Selling your property is a very important decision in your life. It will require planning and patience.
Below is a summary and a guide to selling your residential property in New South Wales. This page is not set up to offer any legal advice to the reader, as individual circumstances may vary between different sellers and different properties being sold. Sellers must consult their own legal advisers when selling a property.
Guide to selling your property
What do I need to do when selling my Property?
You are required by law to have the proposed form of Contract for Sale of Land available for a buyer to inspect before you can begin to offer a residential property for sale yourself or for sale through a real estate agent.
We will provide you with easy to understand detailed written advice on what is involved in selling your property in New South Wales.
Who prepares the Contract?
We will meet with you, and advise you on the steps involved in selling your property.
We will then order the searches required by law to be attached to your contract.
We will prepare the Contract for you and we will make a copy available to you or your agent to enable your property to be put on the market for sale.
What must be contained in the Contract?
Your details must be in the Contract together with the details of the property you are selling.
The terms of the sale will also be in your contract including how long you require for settlement after a buyer is found.
Searches and Certificates – By law, the contract must contain searches and certificates from various departments including a Title Search, a Deposited Plan Search or Strata Plan Search, a Drainage Diagram, a Zoning Certificate (149 Certificate) from Council and the contract must also contain details of any dealings registered on the Title of the property. These documents are ordered and obtained by us on your behalf.
Inclusions – These are the items that are included in your sale.
Exclusions – These are the items that will be removed by you from the property.
What happens when a buyer is found?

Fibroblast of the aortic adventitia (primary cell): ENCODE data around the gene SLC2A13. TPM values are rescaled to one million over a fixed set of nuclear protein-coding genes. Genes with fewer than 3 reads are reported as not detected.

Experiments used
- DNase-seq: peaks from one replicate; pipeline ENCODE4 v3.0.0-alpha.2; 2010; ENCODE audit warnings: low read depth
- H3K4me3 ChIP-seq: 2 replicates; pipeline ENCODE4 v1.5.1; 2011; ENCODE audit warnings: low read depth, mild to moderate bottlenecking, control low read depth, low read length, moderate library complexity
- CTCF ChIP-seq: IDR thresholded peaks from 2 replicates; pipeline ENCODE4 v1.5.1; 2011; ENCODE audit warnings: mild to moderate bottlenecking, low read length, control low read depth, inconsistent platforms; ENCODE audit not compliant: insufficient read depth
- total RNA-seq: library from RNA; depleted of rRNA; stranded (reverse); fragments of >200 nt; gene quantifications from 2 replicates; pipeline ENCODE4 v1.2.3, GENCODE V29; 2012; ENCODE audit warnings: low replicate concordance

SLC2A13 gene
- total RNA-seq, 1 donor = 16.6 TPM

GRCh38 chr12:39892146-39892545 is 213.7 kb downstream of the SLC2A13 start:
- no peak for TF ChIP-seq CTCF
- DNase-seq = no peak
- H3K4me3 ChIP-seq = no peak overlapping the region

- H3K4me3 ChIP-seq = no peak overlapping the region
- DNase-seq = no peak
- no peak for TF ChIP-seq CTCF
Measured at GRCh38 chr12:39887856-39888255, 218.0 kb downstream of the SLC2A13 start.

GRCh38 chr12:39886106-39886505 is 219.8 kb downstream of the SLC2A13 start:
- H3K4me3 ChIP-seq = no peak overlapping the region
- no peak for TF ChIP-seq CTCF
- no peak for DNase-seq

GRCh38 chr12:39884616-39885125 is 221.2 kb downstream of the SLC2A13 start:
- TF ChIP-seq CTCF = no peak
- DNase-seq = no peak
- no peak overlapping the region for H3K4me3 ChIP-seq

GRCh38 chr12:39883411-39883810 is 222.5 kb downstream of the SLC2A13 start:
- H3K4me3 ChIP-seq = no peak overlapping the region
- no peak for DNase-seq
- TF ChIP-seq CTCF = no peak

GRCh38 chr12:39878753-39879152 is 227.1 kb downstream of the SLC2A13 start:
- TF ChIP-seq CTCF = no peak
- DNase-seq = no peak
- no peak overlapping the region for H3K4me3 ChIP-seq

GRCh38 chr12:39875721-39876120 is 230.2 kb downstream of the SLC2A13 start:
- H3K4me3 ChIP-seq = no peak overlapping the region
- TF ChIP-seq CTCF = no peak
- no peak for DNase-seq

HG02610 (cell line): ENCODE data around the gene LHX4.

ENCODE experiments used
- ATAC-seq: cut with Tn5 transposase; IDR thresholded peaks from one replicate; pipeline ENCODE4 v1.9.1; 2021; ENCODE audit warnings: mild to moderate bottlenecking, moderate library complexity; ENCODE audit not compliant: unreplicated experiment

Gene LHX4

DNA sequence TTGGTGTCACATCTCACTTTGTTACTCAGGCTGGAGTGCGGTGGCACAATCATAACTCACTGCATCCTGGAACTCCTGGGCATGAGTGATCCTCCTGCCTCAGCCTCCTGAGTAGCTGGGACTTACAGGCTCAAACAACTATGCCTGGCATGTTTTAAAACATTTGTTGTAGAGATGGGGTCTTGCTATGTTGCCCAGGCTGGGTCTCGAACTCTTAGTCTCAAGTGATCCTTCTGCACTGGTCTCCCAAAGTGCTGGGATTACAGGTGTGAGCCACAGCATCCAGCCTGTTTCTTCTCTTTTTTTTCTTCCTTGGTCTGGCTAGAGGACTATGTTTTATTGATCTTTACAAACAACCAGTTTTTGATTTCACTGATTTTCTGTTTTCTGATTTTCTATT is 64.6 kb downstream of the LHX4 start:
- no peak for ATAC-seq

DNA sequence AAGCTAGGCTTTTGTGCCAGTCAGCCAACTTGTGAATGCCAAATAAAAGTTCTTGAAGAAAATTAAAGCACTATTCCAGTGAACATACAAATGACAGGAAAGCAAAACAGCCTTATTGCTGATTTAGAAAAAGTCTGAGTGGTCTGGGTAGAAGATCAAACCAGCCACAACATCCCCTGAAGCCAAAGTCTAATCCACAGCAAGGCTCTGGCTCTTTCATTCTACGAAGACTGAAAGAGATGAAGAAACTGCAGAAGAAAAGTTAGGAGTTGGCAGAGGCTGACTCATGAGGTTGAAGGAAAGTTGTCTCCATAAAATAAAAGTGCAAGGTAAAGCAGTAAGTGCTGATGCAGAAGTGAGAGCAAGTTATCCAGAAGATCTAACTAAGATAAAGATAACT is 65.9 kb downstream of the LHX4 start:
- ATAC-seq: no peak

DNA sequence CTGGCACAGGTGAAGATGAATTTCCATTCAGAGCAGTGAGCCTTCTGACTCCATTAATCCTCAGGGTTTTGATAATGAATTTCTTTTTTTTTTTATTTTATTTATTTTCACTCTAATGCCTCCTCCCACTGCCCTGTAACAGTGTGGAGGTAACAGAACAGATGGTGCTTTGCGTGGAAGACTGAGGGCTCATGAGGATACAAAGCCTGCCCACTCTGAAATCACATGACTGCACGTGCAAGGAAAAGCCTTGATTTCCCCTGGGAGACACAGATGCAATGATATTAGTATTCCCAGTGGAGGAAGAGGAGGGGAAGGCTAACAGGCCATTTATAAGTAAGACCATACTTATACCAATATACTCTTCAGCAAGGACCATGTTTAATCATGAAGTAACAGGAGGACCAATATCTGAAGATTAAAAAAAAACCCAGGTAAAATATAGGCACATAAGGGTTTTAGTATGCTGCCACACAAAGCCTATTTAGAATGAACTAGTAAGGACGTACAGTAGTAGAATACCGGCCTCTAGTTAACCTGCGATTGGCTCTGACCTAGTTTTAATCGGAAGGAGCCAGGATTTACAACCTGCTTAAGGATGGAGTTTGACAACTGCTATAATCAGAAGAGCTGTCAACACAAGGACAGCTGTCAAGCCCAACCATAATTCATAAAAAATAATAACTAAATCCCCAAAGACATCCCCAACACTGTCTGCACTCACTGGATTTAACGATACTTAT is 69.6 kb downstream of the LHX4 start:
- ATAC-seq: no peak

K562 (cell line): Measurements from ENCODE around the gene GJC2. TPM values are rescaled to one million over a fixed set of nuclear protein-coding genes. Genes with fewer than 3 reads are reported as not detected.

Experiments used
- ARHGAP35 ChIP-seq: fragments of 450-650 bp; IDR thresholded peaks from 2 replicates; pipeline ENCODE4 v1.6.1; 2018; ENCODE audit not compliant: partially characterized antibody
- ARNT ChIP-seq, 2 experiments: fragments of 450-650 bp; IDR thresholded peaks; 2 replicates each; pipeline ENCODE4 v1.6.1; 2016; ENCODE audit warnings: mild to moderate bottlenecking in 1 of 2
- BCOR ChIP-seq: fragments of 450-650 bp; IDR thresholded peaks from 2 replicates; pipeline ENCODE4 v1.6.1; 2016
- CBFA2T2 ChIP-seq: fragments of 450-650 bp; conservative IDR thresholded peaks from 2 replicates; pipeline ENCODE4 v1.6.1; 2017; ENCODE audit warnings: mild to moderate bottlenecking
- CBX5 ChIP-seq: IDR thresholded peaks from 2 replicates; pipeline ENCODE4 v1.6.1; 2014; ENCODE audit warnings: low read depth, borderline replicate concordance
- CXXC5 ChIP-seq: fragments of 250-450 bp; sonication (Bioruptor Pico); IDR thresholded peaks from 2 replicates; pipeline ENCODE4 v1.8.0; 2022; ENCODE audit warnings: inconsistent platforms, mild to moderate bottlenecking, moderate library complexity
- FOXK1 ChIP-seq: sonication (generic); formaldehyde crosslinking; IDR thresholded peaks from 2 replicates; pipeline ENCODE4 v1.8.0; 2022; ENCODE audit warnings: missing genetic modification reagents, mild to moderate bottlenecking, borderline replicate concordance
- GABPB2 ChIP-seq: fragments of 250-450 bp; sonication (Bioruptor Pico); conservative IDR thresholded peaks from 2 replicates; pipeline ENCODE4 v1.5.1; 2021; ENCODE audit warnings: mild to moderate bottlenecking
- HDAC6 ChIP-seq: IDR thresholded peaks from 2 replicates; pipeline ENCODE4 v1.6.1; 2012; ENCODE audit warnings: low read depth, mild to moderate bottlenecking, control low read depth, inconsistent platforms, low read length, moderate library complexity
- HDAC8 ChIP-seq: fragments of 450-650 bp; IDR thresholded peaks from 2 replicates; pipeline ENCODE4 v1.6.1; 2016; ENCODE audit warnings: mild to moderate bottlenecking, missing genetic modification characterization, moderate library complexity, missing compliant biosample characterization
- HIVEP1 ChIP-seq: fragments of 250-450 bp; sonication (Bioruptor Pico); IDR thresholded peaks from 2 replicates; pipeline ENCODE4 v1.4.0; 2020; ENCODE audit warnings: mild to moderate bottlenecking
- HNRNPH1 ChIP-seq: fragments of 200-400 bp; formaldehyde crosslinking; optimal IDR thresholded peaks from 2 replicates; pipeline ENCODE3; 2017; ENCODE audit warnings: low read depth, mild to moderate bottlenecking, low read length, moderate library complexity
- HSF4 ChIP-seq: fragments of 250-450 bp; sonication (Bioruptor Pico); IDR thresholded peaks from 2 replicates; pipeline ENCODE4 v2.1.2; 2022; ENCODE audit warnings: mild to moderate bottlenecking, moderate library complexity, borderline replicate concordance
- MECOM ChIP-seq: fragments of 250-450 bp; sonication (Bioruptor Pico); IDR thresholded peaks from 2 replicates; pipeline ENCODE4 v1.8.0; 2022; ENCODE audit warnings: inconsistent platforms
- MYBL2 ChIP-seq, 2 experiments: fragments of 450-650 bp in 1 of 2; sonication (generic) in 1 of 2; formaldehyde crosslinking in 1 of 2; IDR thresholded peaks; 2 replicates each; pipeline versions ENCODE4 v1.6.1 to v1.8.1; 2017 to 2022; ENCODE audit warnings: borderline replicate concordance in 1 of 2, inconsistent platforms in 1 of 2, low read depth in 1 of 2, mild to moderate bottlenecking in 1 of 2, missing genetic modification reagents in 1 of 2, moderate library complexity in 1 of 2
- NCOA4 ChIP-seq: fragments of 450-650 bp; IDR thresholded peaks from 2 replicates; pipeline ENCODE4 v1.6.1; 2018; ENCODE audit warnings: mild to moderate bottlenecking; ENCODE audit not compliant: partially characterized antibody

Both you and the buyer enter into and sign counterpart Contracts, The Contracts are then exchanged and both you and the buyer are then bound by the terms of the Contract.
The purchaser must pay the deposit (usually 10%) to the deposit holder (usually the agent).
The buyer usually gets a cooling-off period unless the property is purchased at auction or the cooling-off rights of the buyer are waived by way of a Certificate pursuant to Section 66W of the Conveyancing Act. The Certificate must be signed by the buyer’s Solicitor or Licensed Conveyancer.
What is a cooling-off period?
This is a 5 business day period which commences from the date contracts are exchanged which allows the buyer to rescind or stop the contract. During the cooling-off period, the purchaser does his or her purchase inspections if they have not already been done and finalises his or her loan.
It is usual for the cooling-off period to be extended to more than 5 business days.
If a buyer rescinds during the cooling-off period, then the buyer will forfeit 0.25% of the price to you.
You do not have a right to recind during the cooling-off period.
Once the cooling-off period expires, the buyer will be bound to proceed with the contract.
What happens after the cooling-off period?
The buyer usually obtains seasrches and certificates from various departments in relation to the property you are selling. The buyer will sign his or her loan and mortgage documents.
We notify your lender of the sale and legal documents are then prepared by the legal representatives in readiness for the settlement.
The parties legal representatives then prepare for settlement.
When does settlement occur?
This is negotiable between the buyer and you before exchange. However, usually settlement occurs 6 weeks after exchange.
Do I have to be present at settlement?
Settlement usually occurs at the offices of your lender.
Neither you nor the buyer are usually present at the settlement. Settlement is attended by the parties lenders and legal representatives or their settlement agents.
Summary for selling your property
Where can I get more information about a sale?
For the steps involved in selling your property or for further information you can telephone Chahine for an appointment on (02) 9636 6811 or send an email to firstname.lastname@example.org.